However. I've had to give up some things (besides being able to sleep with the window open in the summer.) The hardest has been apples.

The combination of low chill hours and my stinginess with water has rendered the apples and pear completely barren. They won't even flower. I've cut two of them down and will probably take out the remaining two this winter. It's a shame because I've spent a lot of time training and pruning them, but I don't need ornamental trees, I want fruit! Most disappointing of all is that I don't have a crop of apples to make cider from.

A month before I lost my job in Oregon, I purchased a Correll cider press. They are absolutely top of the line and beautifully made by a gentlemen very near where I lived. My trees were poised to produce enough apples for me to press, plus there were a few abandoned trees in the fields near my home where I could glean even more. Undaunted, I packed that press and put it on the truck for Texas.  I knew it would take 5 to 7 years before I produced my own apples again, but I could wait.

And then my apples didn't grow.

The press has been living on the deck and then later in the house ever since. It really is gorgeous and a conversation starter for people who've never seen one.  However, it was never going to see an apple here in Austin. Reluctantly I put it on Craig's list.

Funny enough, no one here in the south is looking for a cider press. The apples are at least a thousand miles away and they'd be withered and juiceless by the time they arrived in Austin. I got only one inquiry and that was someone from Washington state.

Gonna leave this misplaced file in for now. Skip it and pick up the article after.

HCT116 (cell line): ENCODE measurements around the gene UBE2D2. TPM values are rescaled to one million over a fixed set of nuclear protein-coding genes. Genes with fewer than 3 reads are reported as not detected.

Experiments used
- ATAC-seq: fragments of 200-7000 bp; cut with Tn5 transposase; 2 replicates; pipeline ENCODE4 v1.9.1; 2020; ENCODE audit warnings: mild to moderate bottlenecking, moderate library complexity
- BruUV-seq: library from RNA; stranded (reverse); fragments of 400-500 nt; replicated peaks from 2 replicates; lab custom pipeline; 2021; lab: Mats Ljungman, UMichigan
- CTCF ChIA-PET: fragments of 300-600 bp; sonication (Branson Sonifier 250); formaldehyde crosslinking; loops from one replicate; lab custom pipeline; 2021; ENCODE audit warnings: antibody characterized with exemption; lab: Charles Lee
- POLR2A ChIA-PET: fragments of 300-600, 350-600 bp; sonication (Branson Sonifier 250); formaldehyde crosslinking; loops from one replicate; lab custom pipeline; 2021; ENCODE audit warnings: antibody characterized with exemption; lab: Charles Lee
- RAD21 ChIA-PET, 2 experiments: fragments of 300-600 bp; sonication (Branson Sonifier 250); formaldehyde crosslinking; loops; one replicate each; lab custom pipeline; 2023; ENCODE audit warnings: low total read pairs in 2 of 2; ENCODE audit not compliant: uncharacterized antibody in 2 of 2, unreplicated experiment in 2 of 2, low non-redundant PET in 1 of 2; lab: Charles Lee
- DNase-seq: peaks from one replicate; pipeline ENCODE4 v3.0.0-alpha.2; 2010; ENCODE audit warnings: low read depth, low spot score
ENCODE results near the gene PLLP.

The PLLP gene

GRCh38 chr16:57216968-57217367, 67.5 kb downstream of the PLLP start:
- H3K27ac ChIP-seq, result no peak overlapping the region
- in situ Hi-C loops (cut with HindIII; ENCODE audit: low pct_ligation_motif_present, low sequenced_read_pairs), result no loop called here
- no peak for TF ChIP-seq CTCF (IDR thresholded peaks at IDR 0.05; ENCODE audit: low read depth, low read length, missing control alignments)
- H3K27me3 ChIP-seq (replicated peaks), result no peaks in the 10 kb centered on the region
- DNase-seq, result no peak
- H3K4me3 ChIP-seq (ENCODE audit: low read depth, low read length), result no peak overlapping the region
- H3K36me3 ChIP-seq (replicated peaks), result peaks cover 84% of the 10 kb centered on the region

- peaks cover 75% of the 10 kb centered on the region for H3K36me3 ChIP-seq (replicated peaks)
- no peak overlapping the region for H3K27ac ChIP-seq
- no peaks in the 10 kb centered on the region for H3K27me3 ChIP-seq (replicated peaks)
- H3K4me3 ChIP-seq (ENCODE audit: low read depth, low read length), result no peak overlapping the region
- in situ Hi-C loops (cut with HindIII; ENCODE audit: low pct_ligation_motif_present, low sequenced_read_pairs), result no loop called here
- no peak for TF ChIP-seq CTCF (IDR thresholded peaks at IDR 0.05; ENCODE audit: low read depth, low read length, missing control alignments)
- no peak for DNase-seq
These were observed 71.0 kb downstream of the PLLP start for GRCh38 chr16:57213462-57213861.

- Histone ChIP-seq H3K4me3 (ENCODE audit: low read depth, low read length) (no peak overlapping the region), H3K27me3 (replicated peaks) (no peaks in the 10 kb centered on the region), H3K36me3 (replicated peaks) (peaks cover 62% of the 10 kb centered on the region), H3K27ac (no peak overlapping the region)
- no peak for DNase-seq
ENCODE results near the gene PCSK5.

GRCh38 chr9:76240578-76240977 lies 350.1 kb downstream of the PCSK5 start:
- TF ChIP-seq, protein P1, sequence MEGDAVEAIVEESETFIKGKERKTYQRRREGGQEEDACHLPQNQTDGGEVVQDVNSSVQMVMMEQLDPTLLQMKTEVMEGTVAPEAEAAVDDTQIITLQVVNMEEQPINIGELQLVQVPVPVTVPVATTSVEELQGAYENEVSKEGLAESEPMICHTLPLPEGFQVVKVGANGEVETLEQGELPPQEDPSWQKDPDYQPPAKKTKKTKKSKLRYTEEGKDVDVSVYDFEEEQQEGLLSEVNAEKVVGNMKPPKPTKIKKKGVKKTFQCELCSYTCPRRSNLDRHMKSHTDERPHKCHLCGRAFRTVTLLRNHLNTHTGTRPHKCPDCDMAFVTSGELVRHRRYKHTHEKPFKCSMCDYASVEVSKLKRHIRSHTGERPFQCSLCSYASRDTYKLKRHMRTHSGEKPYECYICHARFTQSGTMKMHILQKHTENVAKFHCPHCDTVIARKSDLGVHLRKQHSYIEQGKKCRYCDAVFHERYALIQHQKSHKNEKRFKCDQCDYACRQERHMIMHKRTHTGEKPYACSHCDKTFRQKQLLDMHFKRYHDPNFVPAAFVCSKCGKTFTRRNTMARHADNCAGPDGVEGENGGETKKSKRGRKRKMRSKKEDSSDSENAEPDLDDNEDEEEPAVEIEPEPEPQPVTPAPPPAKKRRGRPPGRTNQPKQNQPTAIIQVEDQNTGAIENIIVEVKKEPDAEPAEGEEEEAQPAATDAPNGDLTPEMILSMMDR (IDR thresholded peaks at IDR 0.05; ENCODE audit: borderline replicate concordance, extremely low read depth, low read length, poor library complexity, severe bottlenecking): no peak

Okay. Now what? Due to the mild winter, I've had a huge crop of fruit this year. Apples? Nope. Oranges and pomegranates. Wait for it - I can use my cider press!

So that's what I did. I hauled the press back onto the deck and on a warm afternoon I made orange juice. It was perfect. Unlike apples I had to peel the oranges. They are so fresh that the orange oil drips off them. I didn't want all that oil in the juice so took the time to relieve them of their rinds. For good measure I also threw in the pomegranates that were also ready.

And it worked!  I got almost a gallon of juice and was able to marvel at how well the press worked. It's slanted perfectly, the press fits into the basket easily, and with not much effort the crank lowers the press onto the fruit. Beautiful juice streamed out of the basket and into the waiting receptacle. The remaining pulp was devoid of juice and went into the compost. Finally!

What's that saying? When life gives you lemons...??

I am happy to report that the press is back in the living room in it's place of honor, cleaned up and smelling slightly of oranges. The listing on craigslist has expired and I don't intend to repost. Now I'm scheming about juicing loquats and figs - with the resulting pulp being used in some sort of chutney or quick bread.

Hey!  Keep your hands off my press! Get your own!

Sunday, August 21, 2016

Counter Culture

The problem with me is that I have too many hobbies. I like to tell myself that I am a "Renaissance" woman, meaning that I am pretty good at a lot of things, but the truth is that I have the attention span of a gnat.

Being able to jump around and multi-task has served me well, but I'm not widely known for my patience. I'm okay with long term goals as long as there is some action along the way that keeps me interested.

I have friends who make their own wine and I've flirted with the idea of giving it a try. But winemaking is really boring. All that aging. Beer is a lot more fun and I actually had a kit at one time. But a neighbor's experience of having his batch blow up in the house always gave me pause. The chief reason being that I know I would get bored, walk away, and not monitor things as warranted.